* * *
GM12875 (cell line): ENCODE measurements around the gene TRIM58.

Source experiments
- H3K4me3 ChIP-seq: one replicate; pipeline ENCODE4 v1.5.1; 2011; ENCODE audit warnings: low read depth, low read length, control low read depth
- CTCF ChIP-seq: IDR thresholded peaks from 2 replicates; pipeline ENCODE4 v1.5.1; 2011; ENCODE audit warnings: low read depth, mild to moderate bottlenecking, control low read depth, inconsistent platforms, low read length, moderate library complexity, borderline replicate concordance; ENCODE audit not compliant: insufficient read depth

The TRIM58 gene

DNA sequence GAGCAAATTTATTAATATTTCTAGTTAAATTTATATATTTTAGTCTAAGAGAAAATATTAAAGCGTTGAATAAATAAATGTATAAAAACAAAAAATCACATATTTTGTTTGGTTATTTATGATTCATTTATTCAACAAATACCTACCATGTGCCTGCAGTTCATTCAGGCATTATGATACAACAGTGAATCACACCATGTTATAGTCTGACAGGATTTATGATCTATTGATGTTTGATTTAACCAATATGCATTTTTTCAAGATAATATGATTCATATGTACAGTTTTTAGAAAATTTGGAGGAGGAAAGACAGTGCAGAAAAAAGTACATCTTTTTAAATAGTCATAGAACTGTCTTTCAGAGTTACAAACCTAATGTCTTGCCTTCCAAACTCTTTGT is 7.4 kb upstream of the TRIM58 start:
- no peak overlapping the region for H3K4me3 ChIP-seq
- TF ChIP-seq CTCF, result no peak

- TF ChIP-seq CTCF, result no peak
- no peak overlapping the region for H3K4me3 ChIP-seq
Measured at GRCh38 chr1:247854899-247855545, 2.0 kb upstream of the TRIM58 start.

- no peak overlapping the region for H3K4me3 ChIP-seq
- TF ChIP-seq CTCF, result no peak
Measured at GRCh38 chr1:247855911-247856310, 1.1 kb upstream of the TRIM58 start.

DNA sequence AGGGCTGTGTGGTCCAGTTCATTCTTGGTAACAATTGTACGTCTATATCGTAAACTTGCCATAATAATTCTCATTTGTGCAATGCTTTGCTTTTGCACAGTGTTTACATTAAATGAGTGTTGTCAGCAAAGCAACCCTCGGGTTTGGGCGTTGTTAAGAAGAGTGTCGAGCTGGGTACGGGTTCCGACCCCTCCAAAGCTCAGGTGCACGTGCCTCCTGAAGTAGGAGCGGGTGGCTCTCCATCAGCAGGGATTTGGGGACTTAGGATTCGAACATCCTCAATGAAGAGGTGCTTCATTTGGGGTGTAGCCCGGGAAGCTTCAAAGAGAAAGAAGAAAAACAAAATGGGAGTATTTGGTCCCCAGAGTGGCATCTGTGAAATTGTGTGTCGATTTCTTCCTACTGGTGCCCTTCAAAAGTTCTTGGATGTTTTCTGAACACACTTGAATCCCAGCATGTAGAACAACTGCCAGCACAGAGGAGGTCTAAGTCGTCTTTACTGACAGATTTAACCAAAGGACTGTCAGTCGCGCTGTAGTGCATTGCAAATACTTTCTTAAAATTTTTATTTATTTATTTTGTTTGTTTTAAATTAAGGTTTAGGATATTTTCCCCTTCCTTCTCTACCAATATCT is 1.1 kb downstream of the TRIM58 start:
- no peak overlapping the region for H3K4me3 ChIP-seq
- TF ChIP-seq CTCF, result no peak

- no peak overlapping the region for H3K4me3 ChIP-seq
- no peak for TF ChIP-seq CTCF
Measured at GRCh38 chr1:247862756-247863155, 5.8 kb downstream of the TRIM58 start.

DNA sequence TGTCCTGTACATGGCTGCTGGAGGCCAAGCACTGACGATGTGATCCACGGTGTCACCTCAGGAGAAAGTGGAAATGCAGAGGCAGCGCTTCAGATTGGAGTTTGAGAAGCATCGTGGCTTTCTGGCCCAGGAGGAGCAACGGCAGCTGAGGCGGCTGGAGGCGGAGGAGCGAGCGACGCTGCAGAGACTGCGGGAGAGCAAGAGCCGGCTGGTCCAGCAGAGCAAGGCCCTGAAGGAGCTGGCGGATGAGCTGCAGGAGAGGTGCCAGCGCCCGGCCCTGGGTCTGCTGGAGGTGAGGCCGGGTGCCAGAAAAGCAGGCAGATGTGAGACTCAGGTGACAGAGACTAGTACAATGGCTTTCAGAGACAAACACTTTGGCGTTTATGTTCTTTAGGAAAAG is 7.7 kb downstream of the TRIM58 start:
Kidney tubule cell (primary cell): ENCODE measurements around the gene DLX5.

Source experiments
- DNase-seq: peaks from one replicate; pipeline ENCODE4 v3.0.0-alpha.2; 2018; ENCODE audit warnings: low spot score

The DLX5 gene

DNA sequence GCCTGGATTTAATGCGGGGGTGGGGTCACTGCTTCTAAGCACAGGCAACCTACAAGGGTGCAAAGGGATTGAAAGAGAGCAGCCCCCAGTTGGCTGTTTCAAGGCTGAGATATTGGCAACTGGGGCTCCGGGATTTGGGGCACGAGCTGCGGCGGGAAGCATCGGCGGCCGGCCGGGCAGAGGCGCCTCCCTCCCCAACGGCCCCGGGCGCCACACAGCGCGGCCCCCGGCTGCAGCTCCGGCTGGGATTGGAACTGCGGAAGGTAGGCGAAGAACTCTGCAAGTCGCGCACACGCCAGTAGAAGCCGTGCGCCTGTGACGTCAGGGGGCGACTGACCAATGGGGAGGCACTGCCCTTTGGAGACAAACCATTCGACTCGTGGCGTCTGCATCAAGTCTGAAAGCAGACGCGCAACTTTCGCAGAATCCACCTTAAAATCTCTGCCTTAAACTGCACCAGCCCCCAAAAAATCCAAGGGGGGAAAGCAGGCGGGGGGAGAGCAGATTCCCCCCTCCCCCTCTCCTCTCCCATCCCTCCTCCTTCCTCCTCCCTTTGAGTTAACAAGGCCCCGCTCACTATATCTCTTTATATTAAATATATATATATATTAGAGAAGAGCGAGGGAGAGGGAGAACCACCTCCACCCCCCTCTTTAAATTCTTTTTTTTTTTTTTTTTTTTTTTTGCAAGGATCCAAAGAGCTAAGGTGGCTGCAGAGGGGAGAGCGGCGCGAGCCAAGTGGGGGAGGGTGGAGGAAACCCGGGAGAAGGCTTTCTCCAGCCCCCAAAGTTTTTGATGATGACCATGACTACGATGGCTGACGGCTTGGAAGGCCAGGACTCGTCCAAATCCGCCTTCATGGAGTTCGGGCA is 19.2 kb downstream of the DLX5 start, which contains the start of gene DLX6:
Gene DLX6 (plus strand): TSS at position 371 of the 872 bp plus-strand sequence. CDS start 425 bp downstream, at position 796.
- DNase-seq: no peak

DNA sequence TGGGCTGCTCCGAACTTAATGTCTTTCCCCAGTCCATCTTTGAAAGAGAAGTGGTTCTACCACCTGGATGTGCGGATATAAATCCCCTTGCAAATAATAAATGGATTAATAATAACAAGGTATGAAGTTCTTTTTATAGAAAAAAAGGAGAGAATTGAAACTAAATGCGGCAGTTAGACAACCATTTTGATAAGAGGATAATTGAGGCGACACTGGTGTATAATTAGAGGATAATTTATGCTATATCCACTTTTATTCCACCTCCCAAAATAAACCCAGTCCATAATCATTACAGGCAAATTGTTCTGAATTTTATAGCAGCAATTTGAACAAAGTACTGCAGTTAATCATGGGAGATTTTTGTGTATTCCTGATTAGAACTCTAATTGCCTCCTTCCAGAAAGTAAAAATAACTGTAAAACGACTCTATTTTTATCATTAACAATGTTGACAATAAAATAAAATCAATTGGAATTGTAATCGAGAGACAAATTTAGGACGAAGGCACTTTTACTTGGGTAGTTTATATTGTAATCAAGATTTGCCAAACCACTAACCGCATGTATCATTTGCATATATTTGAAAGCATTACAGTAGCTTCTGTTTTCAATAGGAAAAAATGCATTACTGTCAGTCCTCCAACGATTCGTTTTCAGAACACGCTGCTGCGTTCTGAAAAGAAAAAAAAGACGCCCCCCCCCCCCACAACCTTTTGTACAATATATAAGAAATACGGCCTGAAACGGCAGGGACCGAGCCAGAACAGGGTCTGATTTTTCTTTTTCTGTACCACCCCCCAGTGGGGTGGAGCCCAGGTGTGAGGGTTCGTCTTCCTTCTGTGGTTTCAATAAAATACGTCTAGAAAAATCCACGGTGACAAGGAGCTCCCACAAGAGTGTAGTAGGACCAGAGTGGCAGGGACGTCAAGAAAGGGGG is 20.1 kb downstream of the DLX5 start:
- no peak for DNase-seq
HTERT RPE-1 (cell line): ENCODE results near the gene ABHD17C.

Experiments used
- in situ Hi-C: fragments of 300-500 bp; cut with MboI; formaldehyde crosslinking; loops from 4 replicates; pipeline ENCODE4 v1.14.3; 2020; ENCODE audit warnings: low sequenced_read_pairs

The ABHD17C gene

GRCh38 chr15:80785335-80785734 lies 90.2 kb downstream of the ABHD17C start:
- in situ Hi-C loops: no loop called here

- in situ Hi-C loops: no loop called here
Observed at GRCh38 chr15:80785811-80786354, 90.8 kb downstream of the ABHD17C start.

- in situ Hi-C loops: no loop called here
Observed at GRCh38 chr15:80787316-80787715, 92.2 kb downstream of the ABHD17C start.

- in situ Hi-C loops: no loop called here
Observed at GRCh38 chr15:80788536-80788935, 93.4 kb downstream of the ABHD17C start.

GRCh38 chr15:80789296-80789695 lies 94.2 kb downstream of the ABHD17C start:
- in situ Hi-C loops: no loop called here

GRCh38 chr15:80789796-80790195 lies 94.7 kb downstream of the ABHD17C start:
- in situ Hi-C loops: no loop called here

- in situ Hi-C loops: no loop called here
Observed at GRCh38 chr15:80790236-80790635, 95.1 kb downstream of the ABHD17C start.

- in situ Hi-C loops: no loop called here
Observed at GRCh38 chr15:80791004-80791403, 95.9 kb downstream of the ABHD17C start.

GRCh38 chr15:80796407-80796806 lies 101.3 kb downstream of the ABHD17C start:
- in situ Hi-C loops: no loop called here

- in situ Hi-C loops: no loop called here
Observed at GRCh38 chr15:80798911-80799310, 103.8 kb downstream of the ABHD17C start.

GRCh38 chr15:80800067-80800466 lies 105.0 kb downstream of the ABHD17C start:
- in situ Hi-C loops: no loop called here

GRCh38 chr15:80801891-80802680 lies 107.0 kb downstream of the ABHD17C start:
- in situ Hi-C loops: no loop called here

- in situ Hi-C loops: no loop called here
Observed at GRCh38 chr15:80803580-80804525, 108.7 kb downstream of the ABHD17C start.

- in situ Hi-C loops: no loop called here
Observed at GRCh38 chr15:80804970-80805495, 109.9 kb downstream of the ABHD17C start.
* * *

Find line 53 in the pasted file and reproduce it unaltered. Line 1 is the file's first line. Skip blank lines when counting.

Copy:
- in situ Hi-C loops: no loop called here